We understand that in direct contravention of that agreement you have spoken repeatedly with Mr. Handel about things you purportedly learned about the production and provided him with documents (including emails) to which you only had access by virtue of your involvement in the production.
Our clients are not going sit idly by if you do not take immediate steps to rectify the flagrant breach of your confidentiality agreement. Even if the things you told Mr. Handel were true (and, as we understand it, much of them are not), you are in breach of contract. To the extent your statements were false, they are defamatory.
If you want to avoid our clients pursing legal claims against you, we hereby demand that you advise Mr. Handel that the information you provided him violated the confidentiality obligations that you had and that you insist that he not use any of the material or information you provided. If you not do so, please be assured that appropriate legal action will be taken against you. In that action, we will explore in great detail what you told Mr. Handel, who induced you to speak to him, and what you were promised to betray confidences and participate in a flagrant and obvious campaign to smear and disparage the Picture. In that action, we will seek substantial monetary damages since your conduct will harm the commercial value of the Picture. And, to the extent your comments to Mr. Handel were false and defamatory, we will seek punitive damages. Please do not underestimate our clients’ resolve in respect of this matter.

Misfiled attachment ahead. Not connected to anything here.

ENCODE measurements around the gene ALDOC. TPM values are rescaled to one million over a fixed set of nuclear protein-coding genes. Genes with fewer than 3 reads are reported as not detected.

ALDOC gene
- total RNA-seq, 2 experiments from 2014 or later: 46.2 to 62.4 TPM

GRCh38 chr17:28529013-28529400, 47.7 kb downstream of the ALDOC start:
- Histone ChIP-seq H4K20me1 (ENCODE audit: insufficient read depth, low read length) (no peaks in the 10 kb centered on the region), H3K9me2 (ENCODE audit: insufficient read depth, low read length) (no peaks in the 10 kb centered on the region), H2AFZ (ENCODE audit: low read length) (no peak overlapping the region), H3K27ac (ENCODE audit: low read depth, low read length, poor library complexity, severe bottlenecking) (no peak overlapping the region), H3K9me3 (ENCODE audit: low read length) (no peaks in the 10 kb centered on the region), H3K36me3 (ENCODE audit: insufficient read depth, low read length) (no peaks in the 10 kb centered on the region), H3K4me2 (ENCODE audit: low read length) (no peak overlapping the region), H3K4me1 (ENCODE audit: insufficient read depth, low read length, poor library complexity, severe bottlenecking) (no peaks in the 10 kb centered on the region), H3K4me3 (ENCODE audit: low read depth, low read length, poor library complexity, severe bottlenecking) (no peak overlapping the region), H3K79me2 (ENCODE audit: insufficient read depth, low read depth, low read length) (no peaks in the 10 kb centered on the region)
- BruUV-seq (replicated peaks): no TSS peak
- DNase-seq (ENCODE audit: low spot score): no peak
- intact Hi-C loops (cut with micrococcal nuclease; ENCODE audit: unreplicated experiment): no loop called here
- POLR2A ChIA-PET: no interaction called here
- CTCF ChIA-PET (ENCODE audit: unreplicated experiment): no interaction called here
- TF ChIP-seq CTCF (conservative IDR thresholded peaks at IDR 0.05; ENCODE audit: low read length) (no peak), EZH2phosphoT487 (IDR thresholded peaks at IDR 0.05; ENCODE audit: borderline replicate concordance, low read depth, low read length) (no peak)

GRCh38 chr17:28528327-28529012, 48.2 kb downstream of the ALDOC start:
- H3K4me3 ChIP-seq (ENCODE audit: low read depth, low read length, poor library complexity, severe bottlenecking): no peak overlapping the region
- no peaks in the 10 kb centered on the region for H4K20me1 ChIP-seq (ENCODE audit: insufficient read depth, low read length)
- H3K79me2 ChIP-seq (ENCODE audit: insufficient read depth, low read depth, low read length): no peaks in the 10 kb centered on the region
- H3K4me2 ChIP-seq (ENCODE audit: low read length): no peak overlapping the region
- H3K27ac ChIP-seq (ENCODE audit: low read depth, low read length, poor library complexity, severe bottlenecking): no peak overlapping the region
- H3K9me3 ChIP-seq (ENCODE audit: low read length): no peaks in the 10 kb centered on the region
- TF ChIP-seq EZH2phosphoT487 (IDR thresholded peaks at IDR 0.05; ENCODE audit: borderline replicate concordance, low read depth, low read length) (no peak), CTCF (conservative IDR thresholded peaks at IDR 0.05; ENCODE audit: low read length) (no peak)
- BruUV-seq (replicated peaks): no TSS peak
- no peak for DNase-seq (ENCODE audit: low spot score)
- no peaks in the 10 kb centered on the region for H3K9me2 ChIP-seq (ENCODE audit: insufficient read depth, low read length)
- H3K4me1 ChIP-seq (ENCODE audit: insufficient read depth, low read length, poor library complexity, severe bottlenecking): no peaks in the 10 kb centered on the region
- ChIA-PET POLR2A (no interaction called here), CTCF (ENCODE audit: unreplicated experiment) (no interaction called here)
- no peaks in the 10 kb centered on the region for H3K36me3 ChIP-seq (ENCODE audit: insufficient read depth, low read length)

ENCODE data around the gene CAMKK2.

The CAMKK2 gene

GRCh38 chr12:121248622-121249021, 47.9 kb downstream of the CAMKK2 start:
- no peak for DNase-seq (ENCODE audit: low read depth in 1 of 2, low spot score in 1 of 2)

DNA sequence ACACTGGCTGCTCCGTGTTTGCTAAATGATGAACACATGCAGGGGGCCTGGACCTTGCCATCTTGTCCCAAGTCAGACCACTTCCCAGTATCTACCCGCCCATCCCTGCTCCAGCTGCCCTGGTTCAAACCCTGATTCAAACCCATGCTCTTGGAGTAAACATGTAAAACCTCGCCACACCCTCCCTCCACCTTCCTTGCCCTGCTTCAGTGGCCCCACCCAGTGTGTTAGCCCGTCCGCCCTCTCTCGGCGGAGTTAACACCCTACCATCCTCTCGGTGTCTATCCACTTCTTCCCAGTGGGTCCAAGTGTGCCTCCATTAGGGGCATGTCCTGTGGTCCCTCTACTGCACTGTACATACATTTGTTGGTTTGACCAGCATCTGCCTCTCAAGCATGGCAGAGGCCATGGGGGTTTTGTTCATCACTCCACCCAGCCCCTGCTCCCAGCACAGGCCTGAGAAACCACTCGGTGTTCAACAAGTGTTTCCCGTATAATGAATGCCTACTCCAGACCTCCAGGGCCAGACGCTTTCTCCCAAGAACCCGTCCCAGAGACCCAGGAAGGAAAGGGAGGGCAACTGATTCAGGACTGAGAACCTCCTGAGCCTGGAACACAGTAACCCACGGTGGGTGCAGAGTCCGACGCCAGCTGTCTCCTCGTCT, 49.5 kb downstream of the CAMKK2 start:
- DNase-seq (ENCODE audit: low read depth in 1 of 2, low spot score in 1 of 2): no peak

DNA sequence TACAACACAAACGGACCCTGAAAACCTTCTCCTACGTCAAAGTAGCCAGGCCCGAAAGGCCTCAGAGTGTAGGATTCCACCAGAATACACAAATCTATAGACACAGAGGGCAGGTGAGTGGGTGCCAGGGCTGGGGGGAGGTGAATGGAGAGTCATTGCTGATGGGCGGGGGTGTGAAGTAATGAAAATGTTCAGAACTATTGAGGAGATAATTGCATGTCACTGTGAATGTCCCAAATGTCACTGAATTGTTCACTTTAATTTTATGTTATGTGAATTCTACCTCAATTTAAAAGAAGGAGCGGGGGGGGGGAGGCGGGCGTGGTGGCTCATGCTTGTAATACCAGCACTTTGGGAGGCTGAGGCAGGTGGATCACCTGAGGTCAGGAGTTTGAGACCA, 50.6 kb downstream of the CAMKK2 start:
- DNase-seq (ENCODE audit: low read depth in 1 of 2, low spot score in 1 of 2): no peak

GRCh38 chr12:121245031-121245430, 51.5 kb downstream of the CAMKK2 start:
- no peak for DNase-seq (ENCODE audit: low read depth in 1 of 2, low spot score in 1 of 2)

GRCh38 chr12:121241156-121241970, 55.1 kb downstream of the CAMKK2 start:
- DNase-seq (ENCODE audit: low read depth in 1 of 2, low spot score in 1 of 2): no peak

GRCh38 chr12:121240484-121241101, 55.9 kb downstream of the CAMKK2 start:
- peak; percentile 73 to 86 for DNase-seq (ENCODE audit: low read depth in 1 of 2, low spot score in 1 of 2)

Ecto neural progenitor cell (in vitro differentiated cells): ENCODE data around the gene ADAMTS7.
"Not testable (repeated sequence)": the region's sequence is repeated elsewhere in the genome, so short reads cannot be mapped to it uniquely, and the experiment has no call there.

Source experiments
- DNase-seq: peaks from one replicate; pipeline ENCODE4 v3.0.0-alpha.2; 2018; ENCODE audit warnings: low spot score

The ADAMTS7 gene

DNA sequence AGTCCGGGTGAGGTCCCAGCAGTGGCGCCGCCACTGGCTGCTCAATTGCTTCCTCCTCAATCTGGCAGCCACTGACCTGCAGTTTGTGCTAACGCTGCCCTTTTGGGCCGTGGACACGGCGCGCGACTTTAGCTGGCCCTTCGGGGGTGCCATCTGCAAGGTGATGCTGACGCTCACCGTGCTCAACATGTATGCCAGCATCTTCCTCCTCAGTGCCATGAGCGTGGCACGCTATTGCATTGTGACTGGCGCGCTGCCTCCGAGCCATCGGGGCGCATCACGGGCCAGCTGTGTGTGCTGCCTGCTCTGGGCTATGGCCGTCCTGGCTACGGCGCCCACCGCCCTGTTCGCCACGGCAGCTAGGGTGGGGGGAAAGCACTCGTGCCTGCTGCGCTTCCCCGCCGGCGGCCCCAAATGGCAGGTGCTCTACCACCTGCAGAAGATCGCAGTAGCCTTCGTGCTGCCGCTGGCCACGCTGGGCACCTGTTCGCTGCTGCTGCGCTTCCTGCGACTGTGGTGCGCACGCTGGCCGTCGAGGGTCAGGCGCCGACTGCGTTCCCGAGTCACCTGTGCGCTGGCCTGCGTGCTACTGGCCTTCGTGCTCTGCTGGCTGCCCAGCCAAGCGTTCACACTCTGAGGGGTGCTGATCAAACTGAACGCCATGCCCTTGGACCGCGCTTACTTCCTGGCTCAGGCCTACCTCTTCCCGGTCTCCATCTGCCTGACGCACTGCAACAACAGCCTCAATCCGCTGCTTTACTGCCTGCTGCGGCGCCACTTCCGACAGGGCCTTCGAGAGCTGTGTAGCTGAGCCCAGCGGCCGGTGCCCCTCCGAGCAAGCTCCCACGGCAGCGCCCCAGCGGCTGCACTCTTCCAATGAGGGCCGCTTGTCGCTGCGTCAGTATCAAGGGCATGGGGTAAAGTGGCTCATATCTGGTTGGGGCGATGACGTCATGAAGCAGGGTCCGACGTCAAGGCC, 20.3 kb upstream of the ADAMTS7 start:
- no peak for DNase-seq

Obviously some, including Mr. Handel, do not like the message delivered by the Picture. We will leave it to others to debate whether you are being used as a pawn by him and his friends. But what you have done has very real legal consequences that will not be ignored unless you undo your wrongful conduct.
Needless to say, this is not a full statement of our clients’ position and they are reserving all rights and remedies.
Greenberg Glusker Fields Claman & Machtinger LLP